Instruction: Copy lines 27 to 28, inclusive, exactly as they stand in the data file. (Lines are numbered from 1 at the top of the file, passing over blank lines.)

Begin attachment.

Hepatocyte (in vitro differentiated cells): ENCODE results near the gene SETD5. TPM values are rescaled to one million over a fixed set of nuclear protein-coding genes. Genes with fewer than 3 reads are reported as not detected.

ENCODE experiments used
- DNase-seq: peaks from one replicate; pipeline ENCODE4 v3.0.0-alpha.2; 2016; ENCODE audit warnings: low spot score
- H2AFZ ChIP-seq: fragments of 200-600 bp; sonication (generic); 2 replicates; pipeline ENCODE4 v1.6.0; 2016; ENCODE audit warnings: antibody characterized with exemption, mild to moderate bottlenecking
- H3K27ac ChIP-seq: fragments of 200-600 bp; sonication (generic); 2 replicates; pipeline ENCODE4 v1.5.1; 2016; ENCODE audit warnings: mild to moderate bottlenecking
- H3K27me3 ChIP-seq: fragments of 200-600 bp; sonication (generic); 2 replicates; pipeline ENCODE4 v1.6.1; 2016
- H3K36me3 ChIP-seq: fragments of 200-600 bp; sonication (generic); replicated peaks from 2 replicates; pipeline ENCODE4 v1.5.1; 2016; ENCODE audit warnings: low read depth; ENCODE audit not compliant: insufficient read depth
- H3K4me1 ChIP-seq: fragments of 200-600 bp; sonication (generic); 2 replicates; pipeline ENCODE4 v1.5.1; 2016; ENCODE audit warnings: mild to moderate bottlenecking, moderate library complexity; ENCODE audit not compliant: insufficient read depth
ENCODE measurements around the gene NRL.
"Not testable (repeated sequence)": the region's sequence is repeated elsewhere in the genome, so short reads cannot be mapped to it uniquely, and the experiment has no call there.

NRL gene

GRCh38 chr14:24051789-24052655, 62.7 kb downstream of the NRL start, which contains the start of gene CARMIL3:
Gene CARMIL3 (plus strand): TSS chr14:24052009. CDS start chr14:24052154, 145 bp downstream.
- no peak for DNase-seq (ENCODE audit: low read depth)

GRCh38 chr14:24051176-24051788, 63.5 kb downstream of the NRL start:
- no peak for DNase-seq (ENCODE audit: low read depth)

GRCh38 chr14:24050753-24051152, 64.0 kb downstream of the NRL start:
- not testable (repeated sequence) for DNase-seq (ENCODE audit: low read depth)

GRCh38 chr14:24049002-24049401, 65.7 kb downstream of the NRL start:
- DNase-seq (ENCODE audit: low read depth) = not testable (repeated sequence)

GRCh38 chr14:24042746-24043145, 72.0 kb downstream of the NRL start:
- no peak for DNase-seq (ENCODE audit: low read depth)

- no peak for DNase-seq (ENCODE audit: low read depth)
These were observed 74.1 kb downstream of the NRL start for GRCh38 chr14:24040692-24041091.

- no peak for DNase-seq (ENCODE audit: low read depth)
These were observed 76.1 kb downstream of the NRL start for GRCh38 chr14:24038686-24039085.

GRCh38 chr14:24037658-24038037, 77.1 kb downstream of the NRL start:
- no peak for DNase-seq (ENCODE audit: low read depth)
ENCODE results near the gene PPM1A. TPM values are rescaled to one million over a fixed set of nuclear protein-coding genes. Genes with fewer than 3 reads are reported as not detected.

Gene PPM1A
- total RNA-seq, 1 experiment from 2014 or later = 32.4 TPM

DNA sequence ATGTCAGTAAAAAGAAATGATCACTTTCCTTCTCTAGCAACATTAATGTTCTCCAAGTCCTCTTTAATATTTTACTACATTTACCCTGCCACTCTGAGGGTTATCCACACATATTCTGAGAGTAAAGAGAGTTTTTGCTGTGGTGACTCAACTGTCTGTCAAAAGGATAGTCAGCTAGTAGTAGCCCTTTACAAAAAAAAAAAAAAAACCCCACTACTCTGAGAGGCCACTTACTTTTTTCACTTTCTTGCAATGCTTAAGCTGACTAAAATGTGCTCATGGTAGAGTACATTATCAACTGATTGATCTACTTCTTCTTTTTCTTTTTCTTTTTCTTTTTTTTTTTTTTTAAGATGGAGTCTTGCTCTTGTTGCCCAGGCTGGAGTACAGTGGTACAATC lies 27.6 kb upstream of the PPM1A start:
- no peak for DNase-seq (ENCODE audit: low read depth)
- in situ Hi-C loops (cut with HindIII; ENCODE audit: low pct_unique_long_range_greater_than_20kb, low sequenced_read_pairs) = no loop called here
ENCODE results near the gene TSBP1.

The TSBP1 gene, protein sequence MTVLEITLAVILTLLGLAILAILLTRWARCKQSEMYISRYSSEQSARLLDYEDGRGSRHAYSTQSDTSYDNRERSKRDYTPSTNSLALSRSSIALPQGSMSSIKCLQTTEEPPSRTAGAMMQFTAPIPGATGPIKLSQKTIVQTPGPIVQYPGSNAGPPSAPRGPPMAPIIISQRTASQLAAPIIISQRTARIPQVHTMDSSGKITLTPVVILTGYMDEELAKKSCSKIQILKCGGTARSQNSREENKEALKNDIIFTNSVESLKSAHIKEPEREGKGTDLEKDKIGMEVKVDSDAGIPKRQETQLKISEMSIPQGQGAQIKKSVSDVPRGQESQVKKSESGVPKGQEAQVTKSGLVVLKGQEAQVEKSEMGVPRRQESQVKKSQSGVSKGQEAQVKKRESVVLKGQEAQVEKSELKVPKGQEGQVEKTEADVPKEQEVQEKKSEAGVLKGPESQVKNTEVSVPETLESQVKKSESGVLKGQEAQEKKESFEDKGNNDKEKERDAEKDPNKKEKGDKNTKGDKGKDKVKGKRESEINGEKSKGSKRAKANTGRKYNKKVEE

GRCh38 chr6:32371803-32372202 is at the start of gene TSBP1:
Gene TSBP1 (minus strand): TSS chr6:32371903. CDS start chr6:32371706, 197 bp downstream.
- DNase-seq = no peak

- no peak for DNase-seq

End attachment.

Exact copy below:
GRCh38 chr14:24037658-24038037, 77.1 kb downstream of the NRL start:
- no peak for DNase-seq (ENCODE audit: low read depth)